Sally and Jack Samuelson smile for trustee Dave Berkus ’62's camera.

Perpetuating the architectural legacy of Myron Hunt’s master plan for campus, Jack Samuelson ’46 brought his own flair to more than two dozen projects at Oxy

When Jack Samuelson ’46 was awarded an honorary doctorate from Occidental in 1997—half a century after belatedly completing his degree in mathematics following World War II—he had a very exacting vision for what his Commencement robe should look like. “Consistent with the desire for special design details in any work that I do, I had expectations for the robe of a Doctor of Science—I wanted orange piping on each sleeve,” he wrote in his 2003 memoir, The House That Jack Built. He had “a heck of a time” finding someone to make it, until his favorite seamstress, daughter Lisa, “came to the rescue —and she did it so well that the doctors on the faculty at Occidental were envious!”

Emeritus Professor Bob Winter, left, reads a citation at Oxy’s Commencement exercises in 1997, when Samuelson was awarded an honorary doctorate.
The Samuelson touch echoes throughout the Oxy campus, perhaps nowhere more than in the alumni center named for him and wife Sally Reid Samuelson ’48. Built on the former site of the Omega Kappa Chapter of Phi Gamma Delta fraternity house, opposite the main entrance to the College, the building brims with details sprung from his imagination, from the playful tile that accents the countertops and chairs to the twin tigers etched into the glass double doors at the front entrance. “We built it to last 100 years,” Samuelson said at the Samuelson Alumni Center’s dedication on April 20, 2012.

Samuelson nearly lived to see his own cententary, dying July 17, 2022, at age 97. A native of Los Angeles, he enrolled at Oxy after graduating from Hollywood High School. “Out of my dreams, I walked through the ornamental gates onto a beautiful campus in September 1942, and began what would become a lifetime love affair with this wonderful college of the West,” he wrote in 2012. “It was here I came to study math, physics, and economics; but more importantly, I also came to understand and appreciate the student honor code, delve into ethics, philosophy, and Judeo-Christian theology, and develop an appreciation of the arts.”

His studies were interrupted in August 1944, when he attended Naval Officers Training School at Cornell University. He reported to the USS Louisville as a gunnery officer in January 1945, completing his service 18 months later. Returning to Oxy in the fall of 1946, he met his future wife, Sally, in a philosophy class taught by Cyril Gloyn ’27. (The couple was married for nearly 72 years at the time of her death in 2020.)

A confident young builder in the 1940s.
In 1946, Jack and his younger brother, Bob, founded Samuelson Brothers (known today as Samuelson Partners) to engage in general construction and commercial development. The firm worked on hundreds of projects, including office buildings, schools, churches, shopping centers, manufacturing plants, athletic stadiums, and residential communities in California and Arizona.

On the Oxy campus, Samuelson was instrumental in more than two dozen construction projects, including the building of Booth Hall, Herrick Memorial Chapel and Interfaith Center, Rush Gymnasium, the Arthur G. Coons Administrative Center, Keck Theater, Mullin Family Studio and Art Gallery, and Samuelson Alumni Center, as well as renovations to a host of Myron Hunt-designed buildings, including Johnson, Norris, Weingart, and Thorne halls, Johnson Student Center, and Samuelson Pavilion. (Samuelson’s last building project for Oxy, a veterans housing complex near campus, was completed in 2019.)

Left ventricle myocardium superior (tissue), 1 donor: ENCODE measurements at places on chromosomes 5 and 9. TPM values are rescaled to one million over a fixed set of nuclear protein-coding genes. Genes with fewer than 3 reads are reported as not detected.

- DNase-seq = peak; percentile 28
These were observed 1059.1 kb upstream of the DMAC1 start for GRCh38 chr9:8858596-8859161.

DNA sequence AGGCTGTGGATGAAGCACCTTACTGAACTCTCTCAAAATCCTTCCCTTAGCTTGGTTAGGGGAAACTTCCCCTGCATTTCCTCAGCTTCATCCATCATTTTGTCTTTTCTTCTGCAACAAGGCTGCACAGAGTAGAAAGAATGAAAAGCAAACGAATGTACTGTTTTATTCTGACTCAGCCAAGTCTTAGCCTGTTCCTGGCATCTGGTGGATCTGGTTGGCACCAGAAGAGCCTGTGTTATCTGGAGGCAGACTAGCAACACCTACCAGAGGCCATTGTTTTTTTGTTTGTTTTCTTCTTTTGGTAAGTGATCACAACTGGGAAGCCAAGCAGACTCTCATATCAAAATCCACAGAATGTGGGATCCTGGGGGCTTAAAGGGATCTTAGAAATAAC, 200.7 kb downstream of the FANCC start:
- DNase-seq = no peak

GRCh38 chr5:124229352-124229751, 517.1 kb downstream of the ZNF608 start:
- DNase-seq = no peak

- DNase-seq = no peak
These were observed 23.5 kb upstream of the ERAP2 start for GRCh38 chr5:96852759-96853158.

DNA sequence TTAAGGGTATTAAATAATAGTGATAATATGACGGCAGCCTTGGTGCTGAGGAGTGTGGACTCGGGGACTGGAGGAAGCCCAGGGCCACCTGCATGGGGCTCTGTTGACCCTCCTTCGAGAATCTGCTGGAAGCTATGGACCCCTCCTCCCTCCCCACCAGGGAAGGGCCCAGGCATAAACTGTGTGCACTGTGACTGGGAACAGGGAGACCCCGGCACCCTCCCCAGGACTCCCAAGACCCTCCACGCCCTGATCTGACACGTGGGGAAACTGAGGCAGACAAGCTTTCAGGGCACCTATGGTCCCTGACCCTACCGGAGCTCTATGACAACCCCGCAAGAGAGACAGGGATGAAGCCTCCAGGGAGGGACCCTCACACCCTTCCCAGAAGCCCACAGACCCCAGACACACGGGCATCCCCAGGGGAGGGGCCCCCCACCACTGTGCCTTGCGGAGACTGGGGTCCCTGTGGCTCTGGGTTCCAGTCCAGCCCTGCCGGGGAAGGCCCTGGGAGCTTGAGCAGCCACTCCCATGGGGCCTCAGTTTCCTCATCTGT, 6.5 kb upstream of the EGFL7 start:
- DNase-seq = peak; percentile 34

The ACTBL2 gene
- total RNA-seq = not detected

The conversion of the old Art Barn and Women’s Gymnasium into Samuelson Pavilion embodied Samuelson’s approach to his work. “Once again, this was a building no one thought could be successfully renovated … it was scheduled to be torn down,” Facilities Management Associate Vice President Larry Klumas wrote in 1998. “Jack’s creativity and building expertise saved the whole enterprise.”

Samuelson joined the Board of Trustees in 1974, chaired the Buildings and Grounds Committee for 13 years, and served as national chair of the College’s Compass for a New Century Campaign from 1992 to 1997. In addition to his honorary degree, he received the Alumni Seal Award in 1983 and the Alumnus of the Year award in 2011.

In addition to his service to Occidental, Samuelson was a past chairman of Hollywood Medical Center and YMCA of the Foothills, and past president of the La Cañada Unified School District board. He served on the boards of several nonprofit housing companies, including Southern California Presbyterian Homes, Beacon Affordable Housing (which Jack and Bob co-founded), and Keystone Housing Enterprises. “His commitment to affordable housing, in particular, had profound impact,” said John Cochrane III, president and CEO of HumanGood, a Glendale-based nonprofit organization providing housing, healthcare, and support services for seniors.

Jack Samuelson is survived by his children and their spouses, including Reid Samuelson ’72 and wife Joyce (Todd) ’74; Lisa (Samuelson) and husband Chuck Paugh; Laura (Samuelson) ’77 and husband Kevin Murphy ’79; and David Samuelson and wife Michelle.

Six by Samuelson: His Occidental Best

Prior to the dedication of Samuelson Alumni Center in 2012, Jack Samuelson worked with the Office of Alumni Relations on a display case for the lobby. In addition to the Samuelson Center, he chose his six favorite Oxy projects spanning more than 50 years of work for the College.